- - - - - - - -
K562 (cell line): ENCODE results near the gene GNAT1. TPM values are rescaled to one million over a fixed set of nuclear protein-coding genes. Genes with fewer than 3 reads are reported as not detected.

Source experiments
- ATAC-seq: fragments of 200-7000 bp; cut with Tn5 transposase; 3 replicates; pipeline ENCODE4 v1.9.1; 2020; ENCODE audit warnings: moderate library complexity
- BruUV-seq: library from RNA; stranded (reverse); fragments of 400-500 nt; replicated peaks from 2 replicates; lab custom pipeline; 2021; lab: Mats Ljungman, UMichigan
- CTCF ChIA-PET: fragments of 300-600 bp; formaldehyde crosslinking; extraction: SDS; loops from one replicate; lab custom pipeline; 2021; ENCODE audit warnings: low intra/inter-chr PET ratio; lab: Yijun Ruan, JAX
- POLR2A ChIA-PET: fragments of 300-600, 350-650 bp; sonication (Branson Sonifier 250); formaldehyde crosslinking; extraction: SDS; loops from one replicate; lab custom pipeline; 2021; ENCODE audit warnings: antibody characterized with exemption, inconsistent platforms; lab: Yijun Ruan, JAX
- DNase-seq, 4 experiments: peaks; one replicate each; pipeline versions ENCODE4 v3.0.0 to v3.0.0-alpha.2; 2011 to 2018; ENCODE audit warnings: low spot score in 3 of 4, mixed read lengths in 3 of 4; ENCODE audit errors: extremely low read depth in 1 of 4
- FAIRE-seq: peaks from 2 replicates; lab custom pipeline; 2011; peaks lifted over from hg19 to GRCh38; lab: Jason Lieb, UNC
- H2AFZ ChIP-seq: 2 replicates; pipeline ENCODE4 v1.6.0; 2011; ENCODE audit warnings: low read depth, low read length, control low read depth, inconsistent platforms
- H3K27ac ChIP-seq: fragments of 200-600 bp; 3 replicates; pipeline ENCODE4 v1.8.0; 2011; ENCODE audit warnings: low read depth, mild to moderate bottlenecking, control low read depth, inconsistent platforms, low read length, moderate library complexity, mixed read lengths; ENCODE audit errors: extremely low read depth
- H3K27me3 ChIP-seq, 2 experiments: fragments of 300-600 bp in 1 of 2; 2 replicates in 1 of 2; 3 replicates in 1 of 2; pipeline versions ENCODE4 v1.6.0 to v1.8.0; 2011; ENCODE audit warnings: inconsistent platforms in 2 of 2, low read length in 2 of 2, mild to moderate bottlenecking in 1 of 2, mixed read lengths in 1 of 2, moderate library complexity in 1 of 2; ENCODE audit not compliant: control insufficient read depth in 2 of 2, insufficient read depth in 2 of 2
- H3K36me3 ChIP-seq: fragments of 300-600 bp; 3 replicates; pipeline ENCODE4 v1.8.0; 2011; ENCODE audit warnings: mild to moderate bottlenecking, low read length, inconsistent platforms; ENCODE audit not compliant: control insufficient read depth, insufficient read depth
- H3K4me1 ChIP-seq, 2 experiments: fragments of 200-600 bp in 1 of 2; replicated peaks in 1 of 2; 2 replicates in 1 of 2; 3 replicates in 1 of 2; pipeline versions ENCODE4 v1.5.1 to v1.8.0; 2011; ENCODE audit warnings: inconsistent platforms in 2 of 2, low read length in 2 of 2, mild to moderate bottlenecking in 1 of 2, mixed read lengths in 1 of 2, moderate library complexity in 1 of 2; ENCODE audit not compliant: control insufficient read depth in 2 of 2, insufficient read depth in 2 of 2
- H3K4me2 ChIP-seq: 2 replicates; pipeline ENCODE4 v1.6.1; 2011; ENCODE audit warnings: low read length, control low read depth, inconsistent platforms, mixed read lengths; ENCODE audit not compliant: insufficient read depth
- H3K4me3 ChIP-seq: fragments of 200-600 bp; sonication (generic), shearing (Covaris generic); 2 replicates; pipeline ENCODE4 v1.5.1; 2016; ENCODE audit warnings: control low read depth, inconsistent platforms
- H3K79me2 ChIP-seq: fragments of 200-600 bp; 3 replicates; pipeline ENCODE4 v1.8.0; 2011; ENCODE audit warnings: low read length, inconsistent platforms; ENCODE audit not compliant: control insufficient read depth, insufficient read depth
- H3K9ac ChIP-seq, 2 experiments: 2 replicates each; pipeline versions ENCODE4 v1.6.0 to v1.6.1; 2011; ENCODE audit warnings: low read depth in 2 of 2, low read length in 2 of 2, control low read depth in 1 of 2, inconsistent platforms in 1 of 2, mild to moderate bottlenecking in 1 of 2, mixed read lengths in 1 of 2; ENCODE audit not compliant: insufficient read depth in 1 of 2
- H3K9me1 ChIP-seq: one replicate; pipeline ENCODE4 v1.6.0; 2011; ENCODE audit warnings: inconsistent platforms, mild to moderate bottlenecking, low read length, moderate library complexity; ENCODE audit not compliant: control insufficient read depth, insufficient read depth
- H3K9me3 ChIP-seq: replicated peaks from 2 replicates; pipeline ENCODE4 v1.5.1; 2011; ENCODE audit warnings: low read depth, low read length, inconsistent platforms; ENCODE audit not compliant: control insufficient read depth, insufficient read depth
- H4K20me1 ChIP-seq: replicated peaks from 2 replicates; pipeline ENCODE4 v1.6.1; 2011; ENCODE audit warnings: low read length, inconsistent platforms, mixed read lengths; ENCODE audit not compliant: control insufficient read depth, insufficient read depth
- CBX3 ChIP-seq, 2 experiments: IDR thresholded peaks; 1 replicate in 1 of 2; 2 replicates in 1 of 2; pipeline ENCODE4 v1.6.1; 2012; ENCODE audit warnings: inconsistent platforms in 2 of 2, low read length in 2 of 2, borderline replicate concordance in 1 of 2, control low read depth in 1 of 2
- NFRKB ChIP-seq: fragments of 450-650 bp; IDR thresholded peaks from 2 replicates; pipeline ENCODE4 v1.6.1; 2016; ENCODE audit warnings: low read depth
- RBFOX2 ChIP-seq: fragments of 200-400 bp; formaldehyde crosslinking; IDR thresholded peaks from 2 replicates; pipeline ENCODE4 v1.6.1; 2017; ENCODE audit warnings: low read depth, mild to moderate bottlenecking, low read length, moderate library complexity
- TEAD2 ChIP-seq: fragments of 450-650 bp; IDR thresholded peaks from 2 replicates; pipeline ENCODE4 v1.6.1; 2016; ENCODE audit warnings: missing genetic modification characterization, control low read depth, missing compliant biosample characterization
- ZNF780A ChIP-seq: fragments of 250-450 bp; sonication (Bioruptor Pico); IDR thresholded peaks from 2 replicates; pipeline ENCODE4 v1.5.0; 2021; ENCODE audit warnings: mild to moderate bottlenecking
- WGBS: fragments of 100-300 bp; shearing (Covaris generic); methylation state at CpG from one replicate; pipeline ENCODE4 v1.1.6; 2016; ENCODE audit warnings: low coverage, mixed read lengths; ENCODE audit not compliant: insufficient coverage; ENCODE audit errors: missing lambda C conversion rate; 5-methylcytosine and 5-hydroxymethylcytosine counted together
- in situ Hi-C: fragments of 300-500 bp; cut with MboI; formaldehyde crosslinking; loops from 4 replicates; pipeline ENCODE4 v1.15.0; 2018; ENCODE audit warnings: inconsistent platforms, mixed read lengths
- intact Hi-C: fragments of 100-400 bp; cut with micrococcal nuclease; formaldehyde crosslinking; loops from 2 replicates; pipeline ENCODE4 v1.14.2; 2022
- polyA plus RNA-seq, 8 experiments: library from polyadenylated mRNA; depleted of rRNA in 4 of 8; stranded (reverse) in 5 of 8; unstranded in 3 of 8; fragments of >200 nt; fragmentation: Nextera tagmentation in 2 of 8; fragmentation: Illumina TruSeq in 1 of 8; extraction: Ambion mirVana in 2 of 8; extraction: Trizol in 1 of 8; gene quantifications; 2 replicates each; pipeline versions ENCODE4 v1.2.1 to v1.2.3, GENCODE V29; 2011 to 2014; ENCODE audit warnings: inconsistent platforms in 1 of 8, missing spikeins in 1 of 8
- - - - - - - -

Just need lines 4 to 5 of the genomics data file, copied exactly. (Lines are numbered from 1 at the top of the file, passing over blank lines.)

- BruUV-seq: library from RNA; stranded (reverse); fragments of 400-500 nt; replicated peaks from 2 replicates; lab custom pipeline; 2021; lab: Mats Ljungman, UMichigan
- CTCF ChIA-PET: fragments of 300-600 bp; formaldehyde crosslinking; extraction: SDS; loops from one replicate; lab custom pipeline; 2021; ENCODE audit warnings: low intra/inter-chr PET ratio; lab: Yijun Ruan, JAX